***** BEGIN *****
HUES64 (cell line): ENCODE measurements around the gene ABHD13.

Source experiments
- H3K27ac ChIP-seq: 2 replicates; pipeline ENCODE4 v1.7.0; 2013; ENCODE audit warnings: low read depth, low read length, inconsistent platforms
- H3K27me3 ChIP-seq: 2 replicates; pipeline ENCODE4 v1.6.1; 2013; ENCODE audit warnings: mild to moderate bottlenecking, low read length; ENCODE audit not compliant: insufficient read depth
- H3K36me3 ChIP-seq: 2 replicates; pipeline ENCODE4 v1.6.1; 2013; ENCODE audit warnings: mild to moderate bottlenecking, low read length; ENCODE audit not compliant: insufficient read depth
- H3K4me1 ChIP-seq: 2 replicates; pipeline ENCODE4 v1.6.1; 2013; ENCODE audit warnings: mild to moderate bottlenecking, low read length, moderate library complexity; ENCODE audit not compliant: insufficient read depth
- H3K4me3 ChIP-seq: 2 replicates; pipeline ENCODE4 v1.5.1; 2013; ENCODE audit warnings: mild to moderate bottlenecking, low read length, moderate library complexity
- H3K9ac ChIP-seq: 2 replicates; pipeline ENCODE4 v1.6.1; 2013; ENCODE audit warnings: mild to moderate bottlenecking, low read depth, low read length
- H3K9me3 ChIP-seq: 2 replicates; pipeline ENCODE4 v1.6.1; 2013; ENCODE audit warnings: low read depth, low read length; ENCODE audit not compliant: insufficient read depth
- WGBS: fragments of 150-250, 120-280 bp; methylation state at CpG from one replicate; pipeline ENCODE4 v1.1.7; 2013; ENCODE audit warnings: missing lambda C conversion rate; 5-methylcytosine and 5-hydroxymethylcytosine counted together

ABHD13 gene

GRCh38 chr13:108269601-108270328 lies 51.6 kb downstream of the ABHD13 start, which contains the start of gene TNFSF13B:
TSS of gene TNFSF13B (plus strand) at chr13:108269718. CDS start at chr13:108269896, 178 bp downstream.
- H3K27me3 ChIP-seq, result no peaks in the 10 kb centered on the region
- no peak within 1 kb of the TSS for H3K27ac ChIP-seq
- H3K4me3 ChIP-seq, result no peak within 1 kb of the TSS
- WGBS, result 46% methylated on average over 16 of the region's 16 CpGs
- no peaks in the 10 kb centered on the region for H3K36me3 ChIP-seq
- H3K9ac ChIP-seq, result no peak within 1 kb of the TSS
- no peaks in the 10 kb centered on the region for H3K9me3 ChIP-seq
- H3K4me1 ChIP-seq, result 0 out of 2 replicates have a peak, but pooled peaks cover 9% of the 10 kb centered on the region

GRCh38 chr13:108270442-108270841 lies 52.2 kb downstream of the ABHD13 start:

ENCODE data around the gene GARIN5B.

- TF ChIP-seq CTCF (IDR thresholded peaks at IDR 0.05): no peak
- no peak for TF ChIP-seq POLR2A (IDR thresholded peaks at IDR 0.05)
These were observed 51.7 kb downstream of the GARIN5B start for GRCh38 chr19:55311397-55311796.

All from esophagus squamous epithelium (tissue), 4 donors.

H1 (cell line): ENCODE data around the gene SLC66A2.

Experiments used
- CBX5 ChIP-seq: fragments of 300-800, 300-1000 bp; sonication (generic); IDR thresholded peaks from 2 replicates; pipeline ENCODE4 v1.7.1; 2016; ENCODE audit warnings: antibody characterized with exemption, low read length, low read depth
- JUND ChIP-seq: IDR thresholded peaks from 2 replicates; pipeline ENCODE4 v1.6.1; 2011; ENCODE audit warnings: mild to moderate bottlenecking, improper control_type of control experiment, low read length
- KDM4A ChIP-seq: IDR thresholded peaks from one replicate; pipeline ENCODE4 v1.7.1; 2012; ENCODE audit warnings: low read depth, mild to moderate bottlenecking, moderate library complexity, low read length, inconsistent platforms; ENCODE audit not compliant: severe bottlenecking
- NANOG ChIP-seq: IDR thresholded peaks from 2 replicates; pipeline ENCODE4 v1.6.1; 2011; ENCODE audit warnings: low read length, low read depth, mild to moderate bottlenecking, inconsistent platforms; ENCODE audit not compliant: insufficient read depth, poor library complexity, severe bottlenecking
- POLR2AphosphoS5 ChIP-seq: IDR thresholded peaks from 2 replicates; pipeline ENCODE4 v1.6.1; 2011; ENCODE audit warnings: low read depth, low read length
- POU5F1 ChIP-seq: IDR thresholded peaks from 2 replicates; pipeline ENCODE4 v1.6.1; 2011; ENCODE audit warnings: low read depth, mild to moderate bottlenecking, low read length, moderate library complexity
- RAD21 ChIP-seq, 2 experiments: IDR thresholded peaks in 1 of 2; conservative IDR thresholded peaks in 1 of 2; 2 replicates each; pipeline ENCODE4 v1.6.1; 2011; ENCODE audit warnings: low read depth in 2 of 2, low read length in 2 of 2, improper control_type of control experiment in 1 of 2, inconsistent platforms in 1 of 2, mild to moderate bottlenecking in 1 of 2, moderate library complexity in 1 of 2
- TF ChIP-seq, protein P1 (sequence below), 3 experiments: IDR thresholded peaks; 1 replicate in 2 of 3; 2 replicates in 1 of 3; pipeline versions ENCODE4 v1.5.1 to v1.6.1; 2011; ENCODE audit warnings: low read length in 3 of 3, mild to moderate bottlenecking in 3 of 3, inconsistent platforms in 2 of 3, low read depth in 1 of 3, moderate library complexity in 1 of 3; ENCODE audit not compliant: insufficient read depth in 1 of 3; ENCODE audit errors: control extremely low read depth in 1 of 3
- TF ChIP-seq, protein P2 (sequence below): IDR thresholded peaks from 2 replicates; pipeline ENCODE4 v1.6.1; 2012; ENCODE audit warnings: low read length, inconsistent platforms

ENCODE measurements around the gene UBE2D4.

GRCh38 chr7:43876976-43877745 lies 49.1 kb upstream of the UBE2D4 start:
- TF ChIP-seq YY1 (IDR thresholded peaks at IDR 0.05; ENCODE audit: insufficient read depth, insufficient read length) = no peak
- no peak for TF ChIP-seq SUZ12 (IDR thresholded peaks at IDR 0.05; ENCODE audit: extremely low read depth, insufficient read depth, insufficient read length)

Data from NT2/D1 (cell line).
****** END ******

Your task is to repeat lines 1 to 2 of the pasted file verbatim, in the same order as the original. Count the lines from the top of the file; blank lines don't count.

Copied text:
HUES64 (cell line): ENCODE measurements around the gene ABHD13.

Source experiments